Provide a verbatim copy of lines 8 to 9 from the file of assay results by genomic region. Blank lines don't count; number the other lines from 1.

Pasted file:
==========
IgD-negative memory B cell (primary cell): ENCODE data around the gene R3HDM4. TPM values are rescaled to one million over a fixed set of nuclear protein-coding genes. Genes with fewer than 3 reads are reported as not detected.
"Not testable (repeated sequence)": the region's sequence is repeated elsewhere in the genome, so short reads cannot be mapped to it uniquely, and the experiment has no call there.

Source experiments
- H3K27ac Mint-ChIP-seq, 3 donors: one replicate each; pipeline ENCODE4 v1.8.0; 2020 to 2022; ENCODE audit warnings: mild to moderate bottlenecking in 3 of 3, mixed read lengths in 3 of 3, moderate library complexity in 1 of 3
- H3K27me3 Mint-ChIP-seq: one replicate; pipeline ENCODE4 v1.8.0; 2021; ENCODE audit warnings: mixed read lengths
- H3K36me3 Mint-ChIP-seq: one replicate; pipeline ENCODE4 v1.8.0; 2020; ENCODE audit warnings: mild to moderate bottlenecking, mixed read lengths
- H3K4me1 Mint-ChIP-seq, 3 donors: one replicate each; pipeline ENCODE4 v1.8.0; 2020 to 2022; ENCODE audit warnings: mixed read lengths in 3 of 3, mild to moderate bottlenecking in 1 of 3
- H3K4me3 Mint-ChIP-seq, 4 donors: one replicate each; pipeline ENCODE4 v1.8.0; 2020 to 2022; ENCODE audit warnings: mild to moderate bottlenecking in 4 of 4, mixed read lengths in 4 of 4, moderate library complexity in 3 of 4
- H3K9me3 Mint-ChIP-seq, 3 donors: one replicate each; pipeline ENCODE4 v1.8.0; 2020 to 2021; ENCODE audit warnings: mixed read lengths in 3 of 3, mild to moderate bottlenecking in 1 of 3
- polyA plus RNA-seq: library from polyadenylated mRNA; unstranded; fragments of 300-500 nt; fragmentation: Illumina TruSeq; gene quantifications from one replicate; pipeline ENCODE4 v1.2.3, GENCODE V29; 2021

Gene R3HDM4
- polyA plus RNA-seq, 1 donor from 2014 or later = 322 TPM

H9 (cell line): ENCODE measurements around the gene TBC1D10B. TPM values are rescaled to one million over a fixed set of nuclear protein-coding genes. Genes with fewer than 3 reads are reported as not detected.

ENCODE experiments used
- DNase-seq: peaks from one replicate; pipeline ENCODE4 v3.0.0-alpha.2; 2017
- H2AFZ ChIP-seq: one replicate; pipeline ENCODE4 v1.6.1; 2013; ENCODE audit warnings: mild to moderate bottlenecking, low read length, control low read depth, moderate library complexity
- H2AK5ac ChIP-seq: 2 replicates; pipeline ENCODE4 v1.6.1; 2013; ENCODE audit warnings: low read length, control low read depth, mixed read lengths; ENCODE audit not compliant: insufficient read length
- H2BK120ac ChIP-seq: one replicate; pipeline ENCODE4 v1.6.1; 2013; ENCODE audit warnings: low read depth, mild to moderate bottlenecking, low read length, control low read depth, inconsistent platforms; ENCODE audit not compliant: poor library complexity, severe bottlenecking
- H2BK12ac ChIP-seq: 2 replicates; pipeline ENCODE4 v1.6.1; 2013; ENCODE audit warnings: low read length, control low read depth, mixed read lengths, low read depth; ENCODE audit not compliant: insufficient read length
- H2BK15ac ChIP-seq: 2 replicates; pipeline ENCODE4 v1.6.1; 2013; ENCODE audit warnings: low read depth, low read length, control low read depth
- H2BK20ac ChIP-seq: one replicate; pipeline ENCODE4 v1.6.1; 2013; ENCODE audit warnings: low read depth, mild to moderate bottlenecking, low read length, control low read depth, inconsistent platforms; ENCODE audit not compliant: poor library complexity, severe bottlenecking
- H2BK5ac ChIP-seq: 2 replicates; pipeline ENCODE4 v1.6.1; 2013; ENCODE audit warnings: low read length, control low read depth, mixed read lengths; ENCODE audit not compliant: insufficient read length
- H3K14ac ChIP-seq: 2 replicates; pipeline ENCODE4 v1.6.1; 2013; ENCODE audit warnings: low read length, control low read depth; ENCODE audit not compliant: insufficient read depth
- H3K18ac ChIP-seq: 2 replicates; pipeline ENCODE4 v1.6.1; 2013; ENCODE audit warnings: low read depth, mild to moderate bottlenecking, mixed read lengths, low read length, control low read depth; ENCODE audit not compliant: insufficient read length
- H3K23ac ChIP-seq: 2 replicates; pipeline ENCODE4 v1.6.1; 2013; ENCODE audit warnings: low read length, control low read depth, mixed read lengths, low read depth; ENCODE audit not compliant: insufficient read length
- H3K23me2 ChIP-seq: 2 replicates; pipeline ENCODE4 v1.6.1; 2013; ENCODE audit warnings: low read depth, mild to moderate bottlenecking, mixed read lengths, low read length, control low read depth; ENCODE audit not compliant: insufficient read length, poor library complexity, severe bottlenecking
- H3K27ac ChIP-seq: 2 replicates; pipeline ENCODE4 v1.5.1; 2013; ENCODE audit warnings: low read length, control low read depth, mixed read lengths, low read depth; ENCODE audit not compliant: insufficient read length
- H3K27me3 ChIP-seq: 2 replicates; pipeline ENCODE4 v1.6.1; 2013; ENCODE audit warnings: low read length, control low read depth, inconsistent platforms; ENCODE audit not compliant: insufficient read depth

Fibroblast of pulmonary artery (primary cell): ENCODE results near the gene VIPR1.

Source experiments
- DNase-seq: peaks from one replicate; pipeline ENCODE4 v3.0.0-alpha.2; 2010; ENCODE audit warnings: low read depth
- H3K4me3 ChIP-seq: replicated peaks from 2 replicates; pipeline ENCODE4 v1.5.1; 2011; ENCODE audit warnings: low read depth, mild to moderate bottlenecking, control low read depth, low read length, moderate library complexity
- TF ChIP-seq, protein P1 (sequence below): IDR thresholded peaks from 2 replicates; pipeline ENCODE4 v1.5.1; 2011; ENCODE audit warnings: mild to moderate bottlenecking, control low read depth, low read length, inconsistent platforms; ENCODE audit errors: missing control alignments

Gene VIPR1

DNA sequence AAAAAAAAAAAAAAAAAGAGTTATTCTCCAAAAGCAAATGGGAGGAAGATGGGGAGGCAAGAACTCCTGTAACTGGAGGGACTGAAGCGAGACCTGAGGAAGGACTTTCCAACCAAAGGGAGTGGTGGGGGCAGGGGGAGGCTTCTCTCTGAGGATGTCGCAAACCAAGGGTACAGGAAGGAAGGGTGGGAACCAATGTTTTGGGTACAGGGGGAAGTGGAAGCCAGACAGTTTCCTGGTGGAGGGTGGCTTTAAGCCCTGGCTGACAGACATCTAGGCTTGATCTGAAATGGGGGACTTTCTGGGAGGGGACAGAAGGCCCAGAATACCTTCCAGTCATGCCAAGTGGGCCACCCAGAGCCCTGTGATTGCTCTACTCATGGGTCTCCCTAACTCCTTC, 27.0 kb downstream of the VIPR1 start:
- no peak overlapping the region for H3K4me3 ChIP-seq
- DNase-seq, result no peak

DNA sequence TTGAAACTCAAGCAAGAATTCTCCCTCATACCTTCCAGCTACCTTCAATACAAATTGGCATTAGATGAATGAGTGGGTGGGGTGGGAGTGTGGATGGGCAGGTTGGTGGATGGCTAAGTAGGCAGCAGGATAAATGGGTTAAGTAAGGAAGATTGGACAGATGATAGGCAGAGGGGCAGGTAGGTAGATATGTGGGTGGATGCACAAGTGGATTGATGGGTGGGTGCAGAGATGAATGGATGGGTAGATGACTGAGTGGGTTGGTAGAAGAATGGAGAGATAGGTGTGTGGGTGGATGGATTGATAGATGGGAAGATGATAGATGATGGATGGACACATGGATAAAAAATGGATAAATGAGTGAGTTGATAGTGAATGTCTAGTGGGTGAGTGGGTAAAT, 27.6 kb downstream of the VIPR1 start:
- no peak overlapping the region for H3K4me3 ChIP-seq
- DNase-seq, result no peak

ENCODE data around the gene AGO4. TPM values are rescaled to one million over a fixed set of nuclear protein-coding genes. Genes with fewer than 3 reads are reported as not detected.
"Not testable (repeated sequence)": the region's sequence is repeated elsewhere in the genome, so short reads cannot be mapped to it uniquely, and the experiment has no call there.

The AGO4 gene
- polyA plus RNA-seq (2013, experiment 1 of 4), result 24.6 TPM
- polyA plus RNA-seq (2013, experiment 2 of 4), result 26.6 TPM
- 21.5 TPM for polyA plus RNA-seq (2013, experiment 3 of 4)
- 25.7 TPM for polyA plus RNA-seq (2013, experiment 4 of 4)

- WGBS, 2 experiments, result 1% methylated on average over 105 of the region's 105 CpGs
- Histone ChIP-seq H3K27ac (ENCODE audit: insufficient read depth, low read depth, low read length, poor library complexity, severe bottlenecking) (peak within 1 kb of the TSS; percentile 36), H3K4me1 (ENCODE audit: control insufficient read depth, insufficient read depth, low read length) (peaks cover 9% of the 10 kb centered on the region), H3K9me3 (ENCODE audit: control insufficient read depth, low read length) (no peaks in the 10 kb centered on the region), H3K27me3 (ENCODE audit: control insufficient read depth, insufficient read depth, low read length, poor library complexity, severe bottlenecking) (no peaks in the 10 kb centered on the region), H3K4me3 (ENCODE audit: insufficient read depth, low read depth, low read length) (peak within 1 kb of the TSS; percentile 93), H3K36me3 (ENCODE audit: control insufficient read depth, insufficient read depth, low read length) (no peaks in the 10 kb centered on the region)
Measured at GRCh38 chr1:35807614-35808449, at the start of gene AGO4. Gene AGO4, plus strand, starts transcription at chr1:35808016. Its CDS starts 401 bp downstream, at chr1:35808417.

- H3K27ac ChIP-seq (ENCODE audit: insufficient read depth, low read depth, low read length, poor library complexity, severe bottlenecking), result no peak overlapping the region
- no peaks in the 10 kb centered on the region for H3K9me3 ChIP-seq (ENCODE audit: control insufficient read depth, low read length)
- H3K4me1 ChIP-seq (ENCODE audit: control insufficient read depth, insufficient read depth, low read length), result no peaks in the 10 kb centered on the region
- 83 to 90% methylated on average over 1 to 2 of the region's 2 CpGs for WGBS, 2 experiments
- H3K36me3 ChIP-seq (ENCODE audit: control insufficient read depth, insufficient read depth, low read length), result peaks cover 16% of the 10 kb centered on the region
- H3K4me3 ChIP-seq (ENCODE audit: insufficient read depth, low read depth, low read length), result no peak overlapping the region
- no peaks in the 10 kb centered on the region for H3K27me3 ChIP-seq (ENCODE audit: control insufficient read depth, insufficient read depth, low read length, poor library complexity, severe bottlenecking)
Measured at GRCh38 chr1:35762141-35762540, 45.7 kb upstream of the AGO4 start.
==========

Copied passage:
- H3K4me3 Mint-ChIP-seq, 4 donors: one replicate each; pipeline ENCODE4 v1.8.0; 2020 to 2022; ENCODE audit warnings: mild to moderate bottlenecking in 4 of 4, mixed read lengths in 4 of 4, moderate library complexity in 3 of 4
- H3K9me3 Mint-ChIP-seq, 3 donors: one replicate each; pipeline ENCODE4 v1.8.0; 2020 to 2021; ENCODE audit warnings: mixed read lengths in 3 of 3, mild to moderate bottlenecking in 1 of 3